NBN 100 plans are designed for households that need to use the internet a lot. If you have a large family, or even a few housemates, who are all using the internet at the same time, then that’s going to impact on your NBN performance speed. This isn’t limited to the people inside your home; if you and your neighbours are all using the same NBN connection at the same time, it’s likely that anyone who is on a lower NBN plan is going to get hit with some internet lag. That’s why NBN 100 is favoured; you can stream HD movies, play online games all night, upload and download large files, and back them up online without any hassle. Premium Evening Speed plans let you use the internet for what you like, as much as you like - data allowing, of course, but if you really want to complete your ultimate home broadband set up, you can very easily find a deal that lets you ensure you’ve got an unlimited amount of data too.
What is the NBN, and how does the NBN work?
The NBN - more commonly referred to as the NBN - is a nationwide upgrade to Australia’s internet infrastructure; it is built and maintained by the NBN Co, a government corporation tasked with replacing the country’s old copper line network copper line network, and replacing it with a fibre optic cable system, which allows data to travel more effectively into our homes. The NBN was designed and implemented to eventually replace ASL2+ broadband connections (as well as all older forms of ADSL); once NBN construction has been fully completed in a region, the ADSL connections in that area are permanently disconnected. While some broadband providers will insist on carrying over an existing ADSL plan into an NBN plan, it is not necessarily an automatic thing, and even when it is, you are advised to look around at different NBN providers to see if you can get a better deal than the one you are with. The NBN build is estimated to be fully completed nationwide by the end of 2020 (give or take), so if you are currently still an ADSL broadband customer, it’s recommended that you compare NBN providers and plans before your ADSL is cut off. If you have not been given notice of when your ADSL will be cut off, you should call your ADSL provider as soon as you can to see if they can give you this information.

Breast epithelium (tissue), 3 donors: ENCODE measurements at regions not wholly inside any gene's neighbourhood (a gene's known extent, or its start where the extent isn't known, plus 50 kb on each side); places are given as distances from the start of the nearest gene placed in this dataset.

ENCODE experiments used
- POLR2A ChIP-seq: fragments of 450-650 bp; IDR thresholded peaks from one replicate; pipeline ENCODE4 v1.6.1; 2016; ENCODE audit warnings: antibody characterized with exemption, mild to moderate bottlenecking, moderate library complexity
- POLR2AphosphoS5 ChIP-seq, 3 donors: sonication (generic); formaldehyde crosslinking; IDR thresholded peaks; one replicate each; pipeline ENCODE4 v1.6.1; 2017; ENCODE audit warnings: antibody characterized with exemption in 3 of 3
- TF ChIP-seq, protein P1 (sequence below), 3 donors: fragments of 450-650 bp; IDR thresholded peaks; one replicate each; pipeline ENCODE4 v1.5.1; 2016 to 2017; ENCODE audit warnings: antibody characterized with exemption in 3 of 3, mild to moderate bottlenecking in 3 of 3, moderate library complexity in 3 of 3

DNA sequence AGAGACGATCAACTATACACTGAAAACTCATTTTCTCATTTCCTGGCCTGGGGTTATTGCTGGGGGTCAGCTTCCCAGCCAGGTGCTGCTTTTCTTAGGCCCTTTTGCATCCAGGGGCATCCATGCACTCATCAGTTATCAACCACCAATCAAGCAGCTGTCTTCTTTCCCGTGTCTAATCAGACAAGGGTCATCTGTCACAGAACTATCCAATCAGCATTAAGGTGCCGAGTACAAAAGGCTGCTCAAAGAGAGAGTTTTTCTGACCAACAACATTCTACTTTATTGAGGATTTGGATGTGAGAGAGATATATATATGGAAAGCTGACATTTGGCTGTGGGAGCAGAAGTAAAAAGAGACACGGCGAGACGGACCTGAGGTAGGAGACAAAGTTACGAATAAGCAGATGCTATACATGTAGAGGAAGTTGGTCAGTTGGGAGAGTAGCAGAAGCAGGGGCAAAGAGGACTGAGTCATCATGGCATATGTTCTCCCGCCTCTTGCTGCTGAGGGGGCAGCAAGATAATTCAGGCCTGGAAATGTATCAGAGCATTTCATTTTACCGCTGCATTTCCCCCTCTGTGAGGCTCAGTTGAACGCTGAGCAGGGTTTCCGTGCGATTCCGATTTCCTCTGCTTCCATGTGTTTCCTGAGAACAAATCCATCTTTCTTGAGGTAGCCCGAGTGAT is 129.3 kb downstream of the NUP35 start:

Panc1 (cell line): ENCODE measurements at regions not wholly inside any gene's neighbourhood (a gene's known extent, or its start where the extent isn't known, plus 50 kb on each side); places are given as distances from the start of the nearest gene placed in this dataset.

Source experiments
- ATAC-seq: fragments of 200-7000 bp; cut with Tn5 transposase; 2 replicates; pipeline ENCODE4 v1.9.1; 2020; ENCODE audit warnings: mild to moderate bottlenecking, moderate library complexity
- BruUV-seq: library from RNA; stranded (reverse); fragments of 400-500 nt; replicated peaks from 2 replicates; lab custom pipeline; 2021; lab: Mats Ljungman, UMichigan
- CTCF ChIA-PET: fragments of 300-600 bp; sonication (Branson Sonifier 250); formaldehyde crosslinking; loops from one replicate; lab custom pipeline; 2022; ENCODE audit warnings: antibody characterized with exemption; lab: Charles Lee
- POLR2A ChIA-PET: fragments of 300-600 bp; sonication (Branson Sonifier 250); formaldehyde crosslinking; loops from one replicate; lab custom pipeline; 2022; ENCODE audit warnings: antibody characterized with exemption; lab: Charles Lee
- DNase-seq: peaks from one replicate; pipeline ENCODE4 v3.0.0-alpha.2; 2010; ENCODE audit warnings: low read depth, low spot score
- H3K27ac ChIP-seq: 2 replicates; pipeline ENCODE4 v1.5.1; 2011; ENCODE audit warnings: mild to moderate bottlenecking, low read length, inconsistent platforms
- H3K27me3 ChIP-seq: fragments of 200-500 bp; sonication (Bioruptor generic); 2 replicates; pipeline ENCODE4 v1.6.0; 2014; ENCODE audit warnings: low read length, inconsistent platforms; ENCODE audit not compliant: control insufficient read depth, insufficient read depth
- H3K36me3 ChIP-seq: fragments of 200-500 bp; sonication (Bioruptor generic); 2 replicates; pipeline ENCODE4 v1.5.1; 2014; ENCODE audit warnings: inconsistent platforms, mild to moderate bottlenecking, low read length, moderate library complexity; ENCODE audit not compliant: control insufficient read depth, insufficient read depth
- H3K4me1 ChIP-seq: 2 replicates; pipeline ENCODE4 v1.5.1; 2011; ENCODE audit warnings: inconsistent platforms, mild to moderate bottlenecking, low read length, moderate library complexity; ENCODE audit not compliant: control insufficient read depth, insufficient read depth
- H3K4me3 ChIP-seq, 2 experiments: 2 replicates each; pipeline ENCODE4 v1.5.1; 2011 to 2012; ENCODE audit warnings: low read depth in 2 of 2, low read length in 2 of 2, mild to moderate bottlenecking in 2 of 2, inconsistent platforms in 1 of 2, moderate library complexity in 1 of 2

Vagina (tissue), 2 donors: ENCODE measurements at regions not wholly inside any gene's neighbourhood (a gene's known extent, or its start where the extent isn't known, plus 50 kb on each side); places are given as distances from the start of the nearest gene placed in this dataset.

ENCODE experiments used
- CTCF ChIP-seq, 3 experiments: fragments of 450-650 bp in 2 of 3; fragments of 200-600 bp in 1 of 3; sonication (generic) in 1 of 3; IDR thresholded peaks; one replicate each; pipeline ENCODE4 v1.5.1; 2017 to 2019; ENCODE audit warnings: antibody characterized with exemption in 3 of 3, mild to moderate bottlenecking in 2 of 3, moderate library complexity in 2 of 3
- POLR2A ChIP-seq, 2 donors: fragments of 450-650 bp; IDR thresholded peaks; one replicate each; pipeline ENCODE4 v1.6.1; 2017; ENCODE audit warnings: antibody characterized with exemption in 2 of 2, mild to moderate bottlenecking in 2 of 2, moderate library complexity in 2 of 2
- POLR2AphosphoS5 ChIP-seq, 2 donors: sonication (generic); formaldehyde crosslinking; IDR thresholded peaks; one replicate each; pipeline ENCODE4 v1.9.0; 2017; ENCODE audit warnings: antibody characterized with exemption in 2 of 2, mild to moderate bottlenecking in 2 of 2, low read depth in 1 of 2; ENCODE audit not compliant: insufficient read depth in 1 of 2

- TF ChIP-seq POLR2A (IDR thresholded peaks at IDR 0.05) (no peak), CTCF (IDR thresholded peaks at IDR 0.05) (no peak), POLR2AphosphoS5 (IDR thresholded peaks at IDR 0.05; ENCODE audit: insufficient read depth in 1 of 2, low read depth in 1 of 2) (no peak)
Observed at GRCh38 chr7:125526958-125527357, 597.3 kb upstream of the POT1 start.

Which internet service providers have Premium Evening Speed plans?